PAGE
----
I could watch hours of Barefoot Contessa. I adore Ina Garten and her grandmotherly qualities, but she hooks me with the recipes – they are spectacularly pragmatic when they need to be, and fussy when they should be. That, to me, is cooking. I was watching her show the other week when she made this Tagliarelle with Truffle Butter recipe, and as a lover of Truffles without the pocketbook to buy them, appreciated the short cut. It was delicious. I jazzed it up by sauteing onion and green pepper ahead of making the sauce, and then incorporated to the pasta right before serving. And then I realized that this is a base cream sauce: cream warmed, with a little bit of butter and Parmesan, but without the fuss of calling it Alfredo and using an entire stick of butter. So I tried my hand at it again, eliminating the Truffle Butter (okay, $9 for 3 oz. of truffle butter is way better than $300 for 1/2 oz. of actual truffle, but it’s still a splurge), and added more vegetable and shrimp. It’s a bit of a Julia recipe (meaning, I’m no test kitchen cook), so beware if you recreate this at home…it’s a lot about experimentation. Hope you and yours are doing well, and enjoying the holiday season.
Creamy Papardelle with Shrimp, Tomatoes, and Spinach
Extra virgin olive oil
1/2 medium onion, slivered
10 grape tomatoes, quartered
3 cups fresh spinach
1/3 pound shrimp (if not already cooked, cook ahead). To get more shrimp bites, buy more shrimp or cut them into smaller pieces (say, three pieces per shrimp if medium sized shrimp)
2 tablespoons butter
3/4 cup heavy cream
1 (8.82-ounce) package Papardelle dried pasta or other egg fettuccine
2 ounces Parmesan, shaved thin with a vegetable peeler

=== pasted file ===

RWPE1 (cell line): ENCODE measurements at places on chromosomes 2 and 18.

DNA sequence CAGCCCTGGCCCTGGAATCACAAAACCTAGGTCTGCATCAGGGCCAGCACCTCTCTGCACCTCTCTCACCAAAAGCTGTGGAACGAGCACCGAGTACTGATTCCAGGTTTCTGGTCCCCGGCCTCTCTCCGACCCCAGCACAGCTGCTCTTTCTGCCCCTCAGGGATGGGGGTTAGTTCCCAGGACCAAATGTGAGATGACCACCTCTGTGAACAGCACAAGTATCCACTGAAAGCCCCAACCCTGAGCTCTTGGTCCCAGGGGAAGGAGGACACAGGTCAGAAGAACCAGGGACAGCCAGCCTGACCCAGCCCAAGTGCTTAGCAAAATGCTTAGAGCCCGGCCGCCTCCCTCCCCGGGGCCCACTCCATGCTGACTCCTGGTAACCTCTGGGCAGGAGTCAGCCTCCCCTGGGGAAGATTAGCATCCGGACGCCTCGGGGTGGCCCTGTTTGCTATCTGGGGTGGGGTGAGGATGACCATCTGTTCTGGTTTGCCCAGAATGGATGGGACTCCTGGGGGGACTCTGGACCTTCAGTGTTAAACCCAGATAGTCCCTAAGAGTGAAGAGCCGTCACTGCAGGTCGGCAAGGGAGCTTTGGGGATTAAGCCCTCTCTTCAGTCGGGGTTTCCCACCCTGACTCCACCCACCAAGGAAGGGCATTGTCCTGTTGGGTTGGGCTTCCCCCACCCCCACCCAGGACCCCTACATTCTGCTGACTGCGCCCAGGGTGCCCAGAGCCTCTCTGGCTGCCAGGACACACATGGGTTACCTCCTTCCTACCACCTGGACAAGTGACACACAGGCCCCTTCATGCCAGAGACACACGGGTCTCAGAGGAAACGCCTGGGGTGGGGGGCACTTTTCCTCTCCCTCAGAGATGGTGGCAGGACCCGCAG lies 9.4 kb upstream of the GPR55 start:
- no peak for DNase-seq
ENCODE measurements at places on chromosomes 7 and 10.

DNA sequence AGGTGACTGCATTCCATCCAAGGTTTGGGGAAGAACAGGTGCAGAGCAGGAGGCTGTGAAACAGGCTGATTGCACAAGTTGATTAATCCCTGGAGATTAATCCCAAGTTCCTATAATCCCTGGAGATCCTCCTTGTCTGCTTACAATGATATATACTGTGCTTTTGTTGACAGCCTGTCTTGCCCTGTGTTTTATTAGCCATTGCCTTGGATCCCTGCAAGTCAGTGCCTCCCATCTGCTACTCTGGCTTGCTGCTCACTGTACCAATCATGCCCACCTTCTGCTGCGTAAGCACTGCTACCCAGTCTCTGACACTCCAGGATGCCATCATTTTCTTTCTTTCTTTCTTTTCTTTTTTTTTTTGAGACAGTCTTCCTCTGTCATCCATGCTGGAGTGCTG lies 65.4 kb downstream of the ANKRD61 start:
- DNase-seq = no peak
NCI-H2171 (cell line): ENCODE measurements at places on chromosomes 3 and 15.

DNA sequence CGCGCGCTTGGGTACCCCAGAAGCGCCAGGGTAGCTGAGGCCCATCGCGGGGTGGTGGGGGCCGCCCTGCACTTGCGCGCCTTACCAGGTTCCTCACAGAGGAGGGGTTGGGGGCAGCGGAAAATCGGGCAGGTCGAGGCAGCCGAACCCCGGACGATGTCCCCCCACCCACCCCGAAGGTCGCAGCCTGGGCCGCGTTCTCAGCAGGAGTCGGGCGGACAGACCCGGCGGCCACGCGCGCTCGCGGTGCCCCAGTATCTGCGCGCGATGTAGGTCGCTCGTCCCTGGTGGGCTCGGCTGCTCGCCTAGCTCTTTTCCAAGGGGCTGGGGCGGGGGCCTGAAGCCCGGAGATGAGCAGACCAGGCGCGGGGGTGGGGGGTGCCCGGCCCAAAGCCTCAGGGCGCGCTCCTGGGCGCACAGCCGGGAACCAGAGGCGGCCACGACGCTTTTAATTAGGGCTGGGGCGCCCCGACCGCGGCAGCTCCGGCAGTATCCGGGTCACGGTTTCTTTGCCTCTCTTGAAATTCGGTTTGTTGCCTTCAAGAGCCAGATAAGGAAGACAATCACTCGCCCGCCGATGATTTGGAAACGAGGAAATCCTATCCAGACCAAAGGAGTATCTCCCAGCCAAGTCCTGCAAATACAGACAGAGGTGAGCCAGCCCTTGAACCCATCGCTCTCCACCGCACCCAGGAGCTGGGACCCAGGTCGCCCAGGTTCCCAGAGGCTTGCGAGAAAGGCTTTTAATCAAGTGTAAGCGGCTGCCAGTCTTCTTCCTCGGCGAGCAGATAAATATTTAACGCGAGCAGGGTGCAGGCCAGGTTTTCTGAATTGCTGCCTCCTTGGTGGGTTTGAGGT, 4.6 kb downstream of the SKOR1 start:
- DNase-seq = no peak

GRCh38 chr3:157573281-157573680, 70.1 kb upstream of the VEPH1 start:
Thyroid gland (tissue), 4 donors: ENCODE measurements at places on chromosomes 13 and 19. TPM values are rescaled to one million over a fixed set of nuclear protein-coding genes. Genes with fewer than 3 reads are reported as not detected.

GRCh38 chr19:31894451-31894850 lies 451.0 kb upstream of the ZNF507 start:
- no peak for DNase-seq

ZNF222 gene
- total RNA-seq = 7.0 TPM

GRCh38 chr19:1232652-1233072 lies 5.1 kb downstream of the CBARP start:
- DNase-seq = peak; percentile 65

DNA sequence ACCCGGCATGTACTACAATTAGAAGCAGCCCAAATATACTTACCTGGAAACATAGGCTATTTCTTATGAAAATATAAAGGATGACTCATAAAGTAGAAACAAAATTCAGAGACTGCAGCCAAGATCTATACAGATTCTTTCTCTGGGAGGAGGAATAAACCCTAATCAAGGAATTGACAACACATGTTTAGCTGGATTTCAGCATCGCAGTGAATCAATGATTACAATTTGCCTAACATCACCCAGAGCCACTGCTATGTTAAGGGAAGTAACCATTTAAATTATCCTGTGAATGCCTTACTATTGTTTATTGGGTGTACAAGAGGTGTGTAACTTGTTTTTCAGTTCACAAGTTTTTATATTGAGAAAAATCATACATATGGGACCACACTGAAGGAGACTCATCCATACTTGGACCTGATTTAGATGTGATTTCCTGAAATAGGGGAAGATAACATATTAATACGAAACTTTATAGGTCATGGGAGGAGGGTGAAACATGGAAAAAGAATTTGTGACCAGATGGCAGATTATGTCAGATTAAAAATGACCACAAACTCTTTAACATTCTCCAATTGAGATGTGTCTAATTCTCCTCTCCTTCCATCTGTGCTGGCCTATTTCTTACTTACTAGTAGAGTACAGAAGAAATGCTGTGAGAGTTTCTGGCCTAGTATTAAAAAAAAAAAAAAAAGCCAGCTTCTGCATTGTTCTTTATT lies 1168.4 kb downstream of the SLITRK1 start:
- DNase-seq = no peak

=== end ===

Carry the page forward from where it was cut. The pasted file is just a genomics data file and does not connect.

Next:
Add 1 tablespoon salt to a large pot of water and bring to a boil.
Meanwhile, in a large (12-inch) saute pan, saute the onions on medium heat until translucent, about 7 minutes. Add a pinch of kosher salt. Add shrimp (pre-cooked, and cut into smaller pieces if you’d like) and tomatoes. Cook for about a minute. Add 1/4 cups of cream and spinach. Lower heat to medium low and stir, wilting the spinach, about 5 minutes. Once spinach is wilted, empty contents of pan into bowl and set aside.
Your water should be boiling by now, so add your noodles if they require 7+ minutes. If they are the 3 minute cooking noodles, add your noodles after the next step.
In the same saute pan you used for the vegetables and shrimp, add 1/2 cup cream and heat over medium heat until it comes to a simmer. Add the 2 tablespoons of butter and stir. Once the butter is melted, add a generous pinch of salt and season with pepper. Lower the heat to very low. If you have the 3 minute cooking noodles, add those to boiling water now.
When the noodles are done cooking, remove the noodles from water and add to cream sauce, stirring the noodles into the cream sauce as you go.* As the pasta absorbs the sauce, add as much of the reserved cooking water, as necessary, to keep the pasta very creamy.